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WhatsApp was the 'missing link' in Facebook's business, say analysts

WhatsApp was the 'missing link' in Facebook's business, say analysts

Analysts have reacted warmly to Facebook's $19 billion move for instant messaging platform WhatsApp, with most dismissing the idea that the buyout is sign of a "bubble".

According to Ovum's principle consumer telecoms analyst Eden Zoller, WhatsApp represents an "immediate benefit" to Facebook, with the social platform adding another major player in the messaging sector to its team.

"WhatsApp is a player which is strong in both mature markets as well as emerging markets across Asia and the Middle East, which present a significant growth opportunity for Facebook," detailed Zoller.

"At the same time, Facebook is growing its mobile footprint with close to a billion monthly active mobile users. This makes innovation in mobile services and capabilities an imperative, either organically or by acquiring best in class applications like WhatsApp."

Happy talk

Zoller believes WhatsApp's database of users phone numbers may have been a key driver behind the deal, describing it as the "missing link for Facebook’s user information."

"The access to phone numbers now bridges the offline and online worlds of Facebook users," Zoller continued.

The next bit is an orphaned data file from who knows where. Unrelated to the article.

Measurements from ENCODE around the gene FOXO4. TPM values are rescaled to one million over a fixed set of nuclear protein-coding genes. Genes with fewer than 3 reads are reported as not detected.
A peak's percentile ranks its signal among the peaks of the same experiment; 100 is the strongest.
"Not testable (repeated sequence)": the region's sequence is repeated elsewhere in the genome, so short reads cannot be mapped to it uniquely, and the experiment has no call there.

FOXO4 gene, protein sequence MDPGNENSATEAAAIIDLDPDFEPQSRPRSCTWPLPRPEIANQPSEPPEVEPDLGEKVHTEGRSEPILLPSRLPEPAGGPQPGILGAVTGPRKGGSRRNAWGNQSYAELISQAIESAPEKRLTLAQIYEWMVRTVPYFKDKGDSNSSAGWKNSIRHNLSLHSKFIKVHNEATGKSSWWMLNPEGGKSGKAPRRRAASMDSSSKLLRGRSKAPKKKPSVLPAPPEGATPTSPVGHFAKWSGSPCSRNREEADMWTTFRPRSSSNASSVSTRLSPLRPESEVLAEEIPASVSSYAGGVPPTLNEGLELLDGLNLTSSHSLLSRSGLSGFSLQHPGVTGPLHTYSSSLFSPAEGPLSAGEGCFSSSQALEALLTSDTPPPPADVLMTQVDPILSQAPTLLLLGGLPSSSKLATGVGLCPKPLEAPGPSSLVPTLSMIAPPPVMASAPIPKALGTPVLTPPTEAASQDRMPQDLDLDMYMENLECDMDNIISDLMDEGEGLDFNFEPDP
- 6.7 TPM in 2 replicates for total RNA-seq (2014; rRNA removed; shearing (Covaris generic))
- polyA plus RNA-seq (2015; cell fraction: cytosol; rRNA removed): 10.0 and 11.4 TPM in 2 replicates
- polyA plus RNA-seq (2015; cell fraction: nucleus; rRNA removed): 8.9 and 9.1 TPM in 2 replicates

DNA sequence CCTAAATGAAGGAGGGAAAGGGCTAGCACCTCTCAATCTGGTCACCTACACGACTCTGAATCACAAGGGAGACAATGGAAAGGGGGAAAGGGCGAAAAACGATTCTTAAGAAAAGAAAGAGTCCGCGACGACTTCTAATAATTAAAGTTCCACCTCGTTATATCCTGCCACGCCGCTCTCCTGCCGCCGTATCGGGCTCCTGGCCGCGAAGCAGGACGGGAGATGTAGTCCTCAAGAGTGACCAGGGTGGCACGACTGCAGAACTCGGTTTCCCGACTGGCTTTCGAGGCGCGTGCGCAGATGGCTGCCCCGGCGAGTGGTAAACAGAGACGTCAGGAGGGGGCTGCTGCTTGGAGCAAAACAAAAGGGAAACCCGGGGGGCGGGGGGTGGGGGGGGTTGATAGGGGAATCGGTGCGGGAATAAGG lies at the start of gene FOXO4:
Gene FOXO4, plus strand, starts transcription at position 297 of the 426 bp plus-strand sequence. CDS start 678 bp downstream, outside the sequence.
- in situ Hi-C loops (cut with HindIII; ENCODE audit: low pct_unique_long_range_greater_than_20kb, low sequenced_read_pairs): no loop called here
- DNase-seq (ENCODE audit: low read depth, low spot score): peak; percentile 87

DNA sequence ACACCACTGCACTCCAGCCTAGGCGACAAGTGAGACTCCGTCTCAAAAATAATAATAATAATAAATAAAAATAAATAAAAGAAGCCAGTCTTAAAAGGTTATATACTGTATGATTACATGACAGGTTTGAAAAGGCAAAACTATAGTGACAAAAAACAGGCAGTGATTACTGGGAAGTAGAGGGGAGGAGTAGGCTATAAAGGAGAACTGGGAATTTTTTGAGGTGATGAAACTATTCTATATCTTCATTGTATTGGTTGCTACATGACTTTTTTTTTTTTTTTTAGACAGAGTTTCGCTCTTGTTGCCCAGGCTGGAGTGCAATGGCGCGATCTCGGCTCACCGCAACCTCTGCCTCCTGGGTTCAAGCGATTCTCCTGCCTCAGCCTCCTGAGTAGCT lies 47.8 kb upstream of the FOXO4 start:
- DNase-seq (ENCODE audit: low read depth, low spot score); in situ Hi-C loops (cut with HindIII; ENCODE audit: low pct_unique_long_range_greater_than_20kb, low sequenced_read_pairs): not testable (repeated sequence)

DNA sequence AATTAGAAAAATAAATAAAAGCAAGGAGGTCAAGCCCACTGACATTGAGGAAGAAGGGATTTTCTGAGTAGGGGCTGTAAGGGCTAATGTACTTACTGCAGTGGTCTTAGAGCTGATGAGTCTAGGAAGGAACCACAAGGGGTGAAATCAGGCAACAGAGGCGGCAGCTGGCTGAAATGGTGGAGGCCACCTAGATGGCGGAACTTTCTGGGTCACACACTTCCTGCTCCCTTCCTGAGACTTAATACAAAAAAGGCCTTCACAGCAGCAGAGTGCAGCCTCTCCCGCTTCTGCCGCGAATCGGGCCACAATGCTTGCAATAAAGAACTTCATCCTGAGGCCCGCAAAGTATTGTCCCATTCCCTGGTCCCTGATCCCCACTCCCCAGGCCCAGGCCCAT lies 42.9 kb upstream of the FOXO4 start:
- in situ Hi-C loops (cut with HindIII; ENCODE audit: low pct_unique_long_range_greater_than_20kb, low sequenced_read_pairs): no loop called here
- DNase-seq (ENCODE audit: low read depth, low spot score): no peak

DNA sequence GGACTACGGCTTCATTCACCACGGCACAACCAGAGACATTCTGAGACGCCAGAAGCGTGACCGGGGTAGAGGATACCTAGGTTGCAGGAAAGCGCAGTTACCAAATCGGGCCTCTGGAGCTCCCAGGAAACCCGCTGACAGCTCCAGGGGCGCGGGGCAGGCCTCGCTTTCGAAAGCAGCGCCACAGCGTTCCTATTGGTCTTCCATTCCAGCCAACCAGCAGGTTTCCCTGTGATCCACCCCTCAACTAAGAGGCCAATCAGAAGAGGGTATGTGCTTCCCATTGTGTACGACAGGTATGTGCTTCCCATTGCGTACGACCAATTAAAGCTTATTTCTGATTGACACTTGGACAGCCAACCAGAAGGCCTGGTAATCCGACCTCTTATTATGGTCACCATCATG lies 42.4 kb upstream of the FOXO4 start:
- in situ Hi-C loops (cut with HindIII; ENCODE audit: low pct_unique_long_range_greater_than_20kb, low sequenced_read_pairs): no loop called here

"WhatsApp will also enhance Facebook’s mobile strategy and make the service grow faster and be stickier with mobile first users. Facebook will in turn provide WhatsApp with the funds and resources it needs to develop the service and become an even stronger competitor in an increasingly over crowded messaging market."

Ovum estimates operator based messaging systems – such as SMS – are on the decline, and will fall to 7.6 trillion messages annually in 2015. Over-the-air messaging platforms, however, are on the rise, and will near 69 trillion messages this year.

"There are questions as to how Facebook will position WhatsApp and its own Facebook's own Messenger application in the longer term," Zoller concludes, suggesting the two messaging platforms may be merged under the WhatsApp brand.

"Facebook will need to develop WhatsApp but must ensure it does so in a way that does not compromise the appeal of the core service that has proved so popular with users.

"Under its own management, WhatsApp has made a point of staying true to its messaging roots and aimed to remain a pure play messaging service by avoiding broadening the platform to support additional services such as games."

No bubble

For Vanessa Barnett, technology & media partner at law firm Charles Russell, WhatsApp's acquisition is a "clear statement of intent on the part of Facebook", especially considering the "hefty" $19 billion price tag.

"What can we take from this? Well, we could sit here and talk of bubbles and the early 21st Century, or we could say 'hey, you know what, there's value in the technology sector and this is another sign of confidence'. I'll go with the latter," added Barnett.

"We are seeing a growing number of sophisticated, well funded businesses in the technology sector coming to us for advice - particularly those who are harnessing apps and internet technology for their business model.

"Global confidence in the sector bodes well for the UK. Watch out Silicon Valley."

 


With a fine eye for detail, Keith Andrew is fuelled by strong coffee, Kylie Minogue and the shapely curve of a san serif font.

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